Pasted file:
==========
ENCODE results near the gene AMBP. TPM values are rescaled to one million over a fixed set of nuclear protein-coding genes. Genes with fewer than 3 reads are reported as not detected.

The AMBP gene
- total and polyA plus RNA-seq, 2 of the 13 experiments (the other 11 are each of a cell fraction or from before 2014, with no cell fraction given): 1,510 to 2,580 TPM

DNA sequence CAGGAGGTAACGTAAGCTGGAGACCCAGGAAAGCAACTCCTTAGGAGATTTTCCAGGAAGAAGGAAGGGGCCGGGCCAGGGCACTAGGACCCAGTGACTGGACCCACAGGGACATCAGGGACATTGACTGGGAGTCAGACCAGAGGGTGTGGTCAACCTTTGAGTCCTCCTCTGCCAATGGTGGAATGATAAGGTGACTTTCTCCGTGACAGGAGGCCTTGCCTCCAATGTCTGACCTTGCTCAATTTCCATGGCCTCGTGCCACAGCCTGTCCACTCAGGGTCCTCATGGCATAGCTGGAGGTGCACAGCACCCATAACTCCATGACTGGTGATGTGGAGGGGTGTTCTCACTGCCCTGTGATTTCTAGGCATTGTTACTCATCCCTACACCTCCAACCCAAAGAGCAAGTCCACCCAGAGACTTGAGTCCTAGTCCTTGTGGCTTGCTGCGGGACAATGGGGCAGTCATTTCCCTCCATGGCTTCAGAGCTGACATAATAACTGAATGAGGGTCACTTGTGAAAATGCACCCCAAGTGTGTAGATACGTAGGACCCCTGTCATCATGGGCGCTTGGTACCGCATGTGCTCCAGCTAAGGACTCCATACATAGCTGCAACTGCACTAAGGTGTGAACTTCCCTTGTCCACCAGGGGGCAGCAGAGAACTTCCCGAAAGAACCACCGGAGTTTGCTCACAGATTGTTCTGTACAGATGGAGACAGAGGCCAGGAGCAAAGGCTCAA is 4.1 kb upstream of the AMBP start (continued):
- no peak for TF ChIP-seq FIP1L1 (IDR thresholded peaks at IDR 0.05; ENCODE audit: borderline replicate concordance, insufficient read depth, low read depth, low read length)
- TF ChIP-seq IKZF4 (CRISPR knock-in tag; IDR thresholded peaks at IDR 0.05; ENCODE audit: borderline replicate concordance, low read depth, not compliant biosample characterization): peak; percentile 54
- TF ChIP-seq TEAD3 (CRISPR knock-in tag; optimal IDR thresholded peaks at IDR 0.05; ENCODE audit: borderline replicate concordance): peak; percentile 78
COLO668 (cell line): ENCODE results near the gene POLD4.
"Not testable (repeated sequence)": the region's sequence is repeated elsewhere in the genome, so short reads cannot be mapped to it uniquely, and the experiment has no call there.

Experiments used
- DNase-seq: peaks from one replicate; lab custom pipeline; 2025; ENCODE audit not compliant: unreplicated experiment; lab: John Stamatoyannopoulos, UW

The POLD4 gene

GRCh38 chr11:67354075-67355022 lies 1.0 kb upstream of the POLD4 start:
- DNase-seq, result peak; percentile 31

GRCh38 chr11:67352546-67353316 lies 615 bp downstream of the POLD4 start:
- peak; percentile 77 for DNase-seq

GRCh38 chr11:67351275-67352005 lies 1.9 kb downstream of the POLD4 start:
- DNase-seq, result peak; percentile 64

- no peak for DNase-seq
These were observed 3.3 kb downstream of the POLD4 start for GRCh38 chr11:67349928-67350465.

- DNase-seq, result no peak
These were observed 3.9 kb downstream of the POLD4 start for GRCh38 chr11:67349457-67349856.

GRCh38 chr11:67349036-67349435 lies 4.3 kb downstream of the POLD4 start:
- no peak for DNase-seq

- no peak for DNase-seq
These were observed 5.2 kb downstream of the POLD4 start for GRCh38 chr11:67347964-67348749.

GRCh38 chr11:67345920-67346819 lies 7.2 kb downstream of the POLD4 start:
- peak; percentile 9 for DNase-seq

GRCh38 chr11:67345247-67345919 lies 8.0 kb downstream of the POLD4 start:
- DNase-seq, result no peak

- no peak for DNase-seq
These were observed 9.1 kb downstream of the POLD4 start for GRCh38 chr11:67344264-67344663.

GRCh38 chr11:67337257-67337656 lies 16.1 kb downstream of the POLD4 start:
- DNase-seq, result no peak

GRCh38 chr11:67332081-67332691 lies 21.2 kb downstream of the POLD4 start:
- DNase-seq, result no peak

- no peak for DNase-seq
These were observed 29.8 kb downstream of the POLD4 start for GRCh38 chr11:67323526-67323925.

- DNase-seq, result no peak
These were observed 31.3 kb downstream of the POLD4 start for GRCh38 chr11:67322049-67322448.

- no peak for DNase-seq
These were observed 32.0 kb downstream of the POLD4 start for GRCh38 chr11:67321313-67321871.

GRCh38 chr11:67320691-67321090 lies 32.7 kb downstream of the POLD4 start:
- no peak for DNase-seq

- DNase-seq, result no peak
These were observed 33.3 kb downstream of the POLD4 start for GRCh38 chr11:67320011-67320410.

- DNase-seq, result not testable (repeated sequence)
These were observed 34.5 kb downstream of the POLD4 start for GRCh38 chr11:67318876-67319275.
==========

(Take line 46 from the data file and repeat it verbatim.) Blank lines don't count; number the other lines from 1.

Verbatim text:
These were observed 33.3 kb downstream of the POLD4 start for GRCh38 chr11:67320011-67320410.